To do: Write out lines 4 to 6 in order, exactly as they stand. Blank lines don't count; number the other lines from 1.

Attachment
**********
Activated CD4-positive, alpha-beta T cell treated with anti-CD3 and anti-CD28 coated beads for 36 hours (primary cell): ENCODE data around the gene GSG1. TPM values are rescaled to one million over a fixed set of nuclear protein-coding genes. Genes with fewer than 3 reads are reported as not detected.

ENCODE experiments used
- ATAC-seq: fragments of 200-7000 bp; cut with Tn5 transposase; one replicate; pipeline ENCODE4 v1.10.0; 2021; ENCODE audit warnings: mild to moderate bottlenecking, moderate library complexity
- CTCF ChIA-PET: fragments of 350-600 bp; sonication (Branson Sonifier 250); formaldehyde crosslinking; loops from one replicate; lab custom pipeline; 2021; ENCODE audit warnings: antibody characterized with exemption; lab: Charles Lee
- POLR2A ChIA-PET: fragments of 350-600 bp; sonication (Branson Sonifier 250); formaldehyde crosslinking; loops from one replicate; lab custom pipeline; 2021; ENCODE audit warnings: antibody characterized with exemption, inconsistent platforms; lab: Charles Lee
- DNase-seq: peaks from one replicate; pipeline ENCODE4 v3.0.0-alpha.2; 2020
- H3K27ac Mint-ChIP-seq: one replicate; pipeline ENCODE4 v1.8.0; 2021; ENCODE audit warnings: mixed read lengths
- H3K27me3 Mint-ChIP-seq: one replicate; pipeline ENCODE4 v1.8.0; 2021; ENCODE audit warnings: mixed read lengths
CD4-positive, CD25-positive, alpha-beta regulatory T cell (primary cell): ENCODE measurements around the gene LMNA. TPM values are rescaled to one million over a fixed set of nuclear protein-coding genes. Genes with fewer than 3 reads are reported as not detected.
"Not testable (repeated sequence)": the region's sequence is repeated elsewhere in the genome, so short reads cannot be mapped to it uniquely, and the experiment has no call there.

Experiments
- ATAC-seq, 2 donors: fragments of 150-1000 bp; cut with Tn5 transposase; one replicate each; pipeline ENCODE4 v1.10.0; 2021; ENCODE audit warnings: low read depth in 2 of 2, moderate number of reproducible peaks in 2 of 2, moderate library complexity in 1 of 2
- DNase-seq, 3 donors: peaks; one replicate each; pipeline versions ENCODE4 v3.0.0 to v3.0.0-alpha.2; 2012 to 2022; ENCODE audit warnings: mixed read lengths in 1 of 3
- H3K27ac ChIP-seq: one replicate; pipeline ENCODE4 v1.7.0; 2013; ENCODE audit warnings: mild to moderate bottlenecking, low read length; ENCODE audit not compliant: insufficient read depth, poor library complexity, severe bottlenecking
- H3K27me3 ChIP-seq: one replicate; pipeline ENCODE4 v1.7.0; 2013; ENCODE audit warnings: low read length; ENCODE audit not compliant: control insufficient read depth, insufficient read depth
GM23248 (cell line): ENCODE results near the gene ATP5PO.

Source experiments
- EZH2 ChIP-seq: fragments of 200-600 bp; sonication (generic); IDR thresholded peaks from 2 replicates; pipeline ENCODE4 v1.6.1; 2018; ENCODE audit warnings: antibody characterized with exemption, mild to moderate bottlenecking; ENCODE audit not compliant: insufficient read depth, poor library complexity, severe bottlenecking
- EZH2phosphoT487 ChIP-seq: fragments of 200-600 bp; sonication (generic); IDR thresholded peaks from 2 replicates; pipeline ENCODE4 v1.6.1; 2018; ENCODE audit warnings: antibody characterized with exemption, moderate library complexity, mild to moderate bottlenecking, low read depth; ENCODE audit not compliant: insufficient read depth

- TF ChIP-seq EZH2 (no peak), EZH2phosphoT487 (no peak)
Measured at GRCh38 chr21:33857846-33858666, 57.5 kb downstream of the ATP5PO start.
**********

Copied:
- CTCF ChIA-PET: fragments of 350-600 bp; sonication (Branson Sonifier 250); formaldehyde crosslinking; loops from one replicate; lab custom pipeline; 2021; ENCODE audit warnings: antibody characterized with exemption; lab: Charles Lee
- POLR2A ChIA-PET: fragments of 350-600 bp; sonication (Branson Sonifier 250); formaldehyde crosslinking; loops from one replicate; lab custom pipeline; 2021; ENCODE audit warnings: antibody characterized with exemption, inconsistent platforms; lab: Charles Lee
- DNase-seq: peaks from one replicate; pipeline ENCODE4 v3.0.0-alpha.2; 2020